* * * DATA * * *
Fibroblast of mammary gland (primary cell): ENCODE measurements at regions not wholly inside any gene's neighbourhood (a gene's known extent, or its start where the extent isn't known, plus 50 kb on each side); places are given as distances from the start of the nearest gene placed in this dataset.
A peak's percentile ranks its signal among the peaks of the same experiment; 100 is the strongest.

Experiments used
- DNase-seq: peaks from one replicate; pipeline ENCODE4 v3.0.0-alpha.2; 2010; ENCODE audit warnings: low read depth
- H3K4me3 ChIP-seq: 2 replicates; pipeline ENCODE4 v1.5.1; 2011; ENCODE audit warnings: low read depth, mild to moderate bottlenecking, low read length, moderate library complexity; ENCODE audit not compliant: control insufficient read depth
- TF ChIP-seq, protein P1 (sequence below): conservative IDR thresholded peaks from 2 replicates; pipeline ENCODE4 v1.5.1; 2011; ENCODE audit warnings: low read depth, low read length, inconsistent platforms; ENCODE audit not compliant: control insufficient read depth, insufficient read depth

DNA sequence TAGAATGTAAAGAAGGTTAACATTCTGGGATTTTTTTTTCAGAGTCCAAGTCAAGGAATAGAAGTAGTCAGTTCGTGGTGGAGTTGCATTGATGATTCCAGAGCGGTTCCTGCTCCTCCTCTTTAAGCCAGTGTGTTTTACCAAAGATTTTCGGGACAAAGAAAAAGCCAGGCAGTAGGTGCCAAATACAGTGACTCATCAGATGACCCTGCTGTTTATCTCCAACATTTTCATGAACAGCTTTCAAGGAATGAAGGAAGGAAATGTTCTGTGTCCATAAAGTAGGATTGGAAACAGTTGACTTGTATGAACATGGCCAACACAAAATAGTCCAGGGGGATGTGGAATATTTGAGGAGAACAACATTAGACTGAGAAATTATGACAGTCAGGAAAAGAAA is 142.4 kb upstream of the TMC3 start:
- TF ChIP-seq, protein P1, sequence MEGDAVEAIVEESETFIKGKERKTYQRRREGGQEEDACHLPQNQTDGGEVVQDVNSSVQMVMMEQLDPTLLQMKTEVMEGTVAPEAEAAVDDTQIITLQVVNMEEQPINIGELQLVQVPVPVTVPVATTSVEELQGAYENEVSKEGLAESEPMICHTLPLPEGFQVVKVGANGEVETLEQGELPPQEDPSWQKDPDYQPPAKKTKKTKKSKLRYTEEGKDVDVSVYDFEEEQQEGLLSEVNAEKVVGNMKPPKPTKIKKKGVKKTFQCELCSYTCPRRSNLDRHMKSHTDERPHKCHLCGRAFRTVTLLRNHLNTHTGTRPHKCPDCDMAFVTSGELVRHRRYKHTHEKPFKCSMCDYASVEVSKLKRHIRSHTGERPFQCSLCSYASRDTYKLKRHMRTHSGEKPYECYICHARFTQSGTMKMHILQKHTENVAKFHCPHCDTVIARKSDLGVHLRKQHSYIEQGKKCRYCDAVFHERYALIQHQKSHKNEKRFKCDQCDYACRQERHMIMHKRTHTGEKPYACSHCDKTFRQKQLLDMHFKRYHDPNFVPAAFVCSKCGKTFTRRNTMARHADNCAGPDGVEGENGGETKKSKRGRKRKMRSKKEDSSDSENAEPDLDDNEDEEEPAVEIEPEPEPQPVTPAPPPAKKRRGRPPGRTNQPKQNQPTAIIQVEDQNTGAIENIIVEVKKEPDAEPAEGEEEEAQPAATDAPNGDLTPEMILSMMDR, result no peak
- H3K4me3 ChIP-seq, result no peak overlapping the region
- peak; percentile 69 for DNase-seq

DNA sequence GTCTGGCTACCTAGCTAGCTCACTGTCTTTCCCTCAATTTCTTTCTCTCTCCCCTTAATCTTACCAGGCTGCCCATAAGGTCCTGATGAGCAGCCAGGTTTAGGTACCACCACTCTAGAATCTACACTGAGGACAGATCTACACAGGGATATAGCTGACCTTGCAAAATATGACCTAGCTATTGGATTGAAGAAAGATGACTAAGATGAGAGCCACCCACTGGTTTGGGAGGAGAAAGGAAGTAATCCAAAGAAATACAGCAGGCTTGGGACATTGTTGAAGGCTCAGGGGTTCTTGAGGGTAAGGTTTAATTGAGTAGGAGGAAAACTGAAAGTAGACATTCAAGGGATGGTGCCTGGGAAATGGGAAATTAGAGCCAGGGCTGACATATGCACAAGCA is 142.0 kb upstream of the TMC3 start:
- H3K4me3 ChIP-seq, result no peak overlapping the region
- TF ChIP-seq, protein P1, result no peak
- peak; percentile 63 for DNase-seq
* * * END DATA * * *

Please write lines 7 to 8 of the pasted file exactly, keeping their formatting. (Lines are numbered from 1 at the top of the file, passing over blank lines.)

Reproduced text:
DNA sequence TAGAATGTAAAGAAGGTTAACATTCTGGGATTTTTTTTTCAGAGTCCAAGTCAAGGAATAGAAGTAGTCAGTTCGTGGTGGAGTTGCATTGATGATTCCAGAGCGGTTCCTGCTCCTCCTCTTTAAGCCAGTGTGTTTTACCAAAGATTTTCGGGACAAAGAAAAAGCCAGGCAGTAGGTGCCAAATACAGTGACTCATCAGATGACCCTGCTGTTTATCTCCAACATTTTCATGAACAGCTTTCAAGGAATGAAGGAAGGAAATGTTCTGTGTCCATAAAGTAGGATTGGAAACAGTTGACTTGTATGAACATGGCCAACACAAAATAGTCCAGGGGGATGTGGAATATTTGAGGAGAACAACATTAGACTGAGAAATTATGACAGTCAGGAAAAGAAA is 142.4 kb upstream of the TMC3 start:
- TF ChIP-seq, protein P1, sequence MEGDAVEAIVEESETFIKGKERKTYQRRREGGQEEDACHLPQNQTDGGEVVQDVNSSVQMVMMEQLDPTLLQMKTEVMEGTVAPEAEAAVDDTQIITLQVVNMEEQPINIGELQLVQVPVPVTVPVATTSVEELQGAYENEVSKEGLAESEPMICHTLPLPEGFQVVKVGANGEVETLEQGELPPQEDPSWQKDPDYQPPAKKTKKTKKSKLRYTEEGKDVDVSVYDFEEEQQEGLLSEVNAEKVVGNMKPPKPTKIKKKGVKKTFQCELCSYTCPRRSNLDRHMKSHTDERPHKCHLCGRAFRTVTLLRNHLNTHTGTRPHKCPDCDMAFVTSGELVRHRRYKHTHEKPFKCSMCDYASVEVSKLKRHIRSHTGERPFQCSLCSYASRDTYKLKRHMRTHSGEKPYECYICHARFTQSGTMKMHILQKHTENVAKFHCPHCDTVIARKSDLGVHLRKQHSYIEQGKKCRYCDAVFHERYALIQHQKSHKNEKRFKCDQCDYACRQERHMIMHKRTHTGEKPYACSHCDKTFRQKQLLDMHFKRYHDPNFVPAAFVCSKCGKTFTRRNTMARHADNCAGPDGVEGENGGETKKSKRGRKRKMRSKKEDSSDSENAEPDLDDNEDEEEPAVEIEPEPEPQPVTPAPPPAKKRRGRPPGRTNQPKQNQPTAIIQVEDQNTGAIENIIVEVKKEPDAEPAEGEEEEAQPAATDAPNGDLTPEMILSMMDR, result no peak